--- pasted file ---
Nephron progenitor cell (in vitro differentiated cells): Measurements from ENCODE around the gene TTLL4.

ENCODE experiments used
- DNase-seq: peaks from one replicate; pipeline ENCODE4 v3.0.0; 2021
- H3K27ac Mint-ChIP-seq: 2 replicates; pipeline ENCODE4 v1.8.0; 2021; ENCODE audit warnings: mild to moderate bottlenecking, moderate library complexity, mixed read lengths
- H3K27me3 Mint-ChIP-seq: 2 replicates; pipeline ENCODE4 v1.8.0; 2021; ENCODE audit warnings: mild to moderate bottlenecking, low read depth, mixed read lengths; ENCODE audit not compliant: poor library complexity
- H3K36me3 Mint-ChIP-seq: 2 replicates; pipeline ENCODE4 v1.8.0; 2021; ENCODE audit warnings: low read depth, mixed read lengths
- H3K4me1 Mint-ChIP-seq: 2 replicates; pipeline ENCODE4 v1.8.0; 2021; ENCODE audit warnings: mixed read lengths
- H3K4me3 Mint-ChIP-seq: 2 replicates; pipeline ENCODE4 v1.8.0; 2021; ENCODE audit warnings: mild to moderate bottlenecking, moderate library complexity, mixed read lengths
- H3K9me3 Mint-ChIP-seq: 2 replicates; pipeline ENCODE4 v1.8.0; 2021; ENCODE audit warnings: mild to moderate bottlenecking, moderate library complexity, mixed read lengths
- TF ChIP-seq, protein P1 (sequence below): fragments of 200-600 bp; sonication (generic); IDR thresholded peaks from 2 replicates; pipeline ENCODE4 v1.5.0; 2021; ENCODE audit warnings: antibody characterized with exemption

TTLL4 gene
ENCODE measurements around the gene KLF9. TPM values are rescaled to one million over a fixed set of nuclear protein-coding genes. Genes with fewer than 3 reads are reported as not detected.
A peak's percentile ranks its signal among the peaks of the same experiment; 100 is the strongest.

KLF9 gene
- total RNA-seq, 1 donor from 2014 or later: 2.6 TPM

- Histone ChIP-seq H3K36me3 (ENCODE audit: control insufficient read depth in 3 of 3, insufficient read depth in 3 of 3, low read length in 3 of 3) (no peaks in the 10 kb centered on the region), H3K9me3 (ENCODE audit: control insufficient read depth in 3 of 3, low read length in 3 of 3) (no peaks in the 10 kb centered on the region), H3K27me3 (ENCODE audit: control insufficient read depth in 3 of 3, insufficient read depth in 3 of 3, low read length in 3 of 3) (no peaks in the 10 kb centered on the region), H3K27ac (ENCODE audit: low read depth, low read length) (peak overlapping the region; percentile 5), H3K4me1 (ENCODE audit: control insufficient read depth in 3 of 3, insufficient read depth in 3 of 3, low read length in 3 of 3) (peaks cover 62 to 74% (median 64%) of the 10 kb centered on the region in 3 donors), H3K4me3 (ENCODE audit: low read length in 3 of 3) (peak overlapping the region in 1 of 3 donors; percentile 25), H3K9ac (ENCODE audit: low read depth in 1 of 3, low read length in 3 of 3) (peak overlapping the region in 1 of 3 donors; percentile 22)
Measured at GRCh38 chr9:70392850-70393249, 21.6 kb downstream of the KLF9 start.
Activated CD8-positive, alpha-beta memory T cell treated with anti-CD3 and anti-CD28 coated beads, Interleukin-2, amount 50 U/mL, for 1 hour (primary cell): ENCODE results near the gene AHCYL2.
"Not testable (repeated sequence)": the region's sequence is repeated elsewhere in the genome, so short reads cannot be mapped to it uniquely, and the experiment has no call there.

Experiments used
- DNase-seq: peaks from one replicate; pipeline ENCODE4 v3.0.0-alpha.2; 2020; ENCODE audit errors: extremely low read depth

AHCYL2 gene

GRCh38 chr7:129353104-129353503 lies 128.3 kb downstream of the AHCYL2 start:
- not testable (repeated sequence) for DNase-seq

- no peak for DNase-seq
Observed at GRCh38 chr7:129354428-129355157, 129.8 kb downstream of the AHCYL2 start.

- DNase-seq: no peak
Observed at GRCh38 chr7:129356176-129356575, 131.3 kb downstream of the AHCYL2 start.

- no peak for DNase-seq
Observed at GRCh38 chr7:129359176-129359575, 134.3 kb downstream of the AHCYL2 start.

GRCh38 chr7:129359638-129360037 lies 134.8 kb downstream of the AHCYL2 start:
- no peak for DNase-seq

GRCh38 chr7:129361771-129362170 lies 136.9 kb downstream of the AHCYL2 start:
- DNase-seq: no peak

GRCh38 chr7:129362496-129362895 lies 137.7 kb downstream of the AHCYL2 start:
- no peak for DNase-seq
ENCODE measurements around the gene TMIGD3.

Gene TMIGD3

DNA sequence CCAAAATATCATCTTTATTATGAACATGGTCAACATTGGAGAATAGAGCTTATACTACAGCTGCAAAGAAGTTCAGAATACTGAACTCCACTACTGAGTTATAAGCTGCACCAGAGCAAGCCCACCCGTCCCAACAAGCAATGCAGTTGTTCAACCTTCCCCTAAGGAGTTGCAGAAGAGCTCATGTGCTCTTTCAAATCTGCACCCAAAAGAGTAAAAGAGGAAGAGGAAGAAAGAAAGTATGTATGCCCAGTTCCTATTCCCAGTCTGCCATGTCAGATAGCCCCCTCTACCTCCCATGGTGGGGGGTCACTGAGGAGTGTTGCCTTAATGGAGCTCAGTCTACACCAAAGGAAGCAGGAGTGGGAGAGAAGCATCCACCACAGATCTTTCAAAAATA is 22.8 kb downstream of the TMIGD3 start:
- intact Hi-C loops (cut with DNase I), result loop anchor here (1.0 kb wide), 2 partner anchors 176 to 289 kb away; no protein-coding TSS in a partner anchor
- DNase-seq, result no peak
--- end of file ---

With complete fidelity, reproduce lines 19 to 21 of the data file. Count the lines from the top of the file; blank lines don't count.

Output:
"Not testable (repeated sequence)": the region's sequence is repeated elsewhere in the genome, so short reads cannot be mapped to it uniquely, and the experiment has no call there.

Experiments used
- DNase-seq: peaks from one replicate; pipeline ENCODE4 v3.0.0-alpha.2; 2020; ENCODE audit errors: extremely low read depth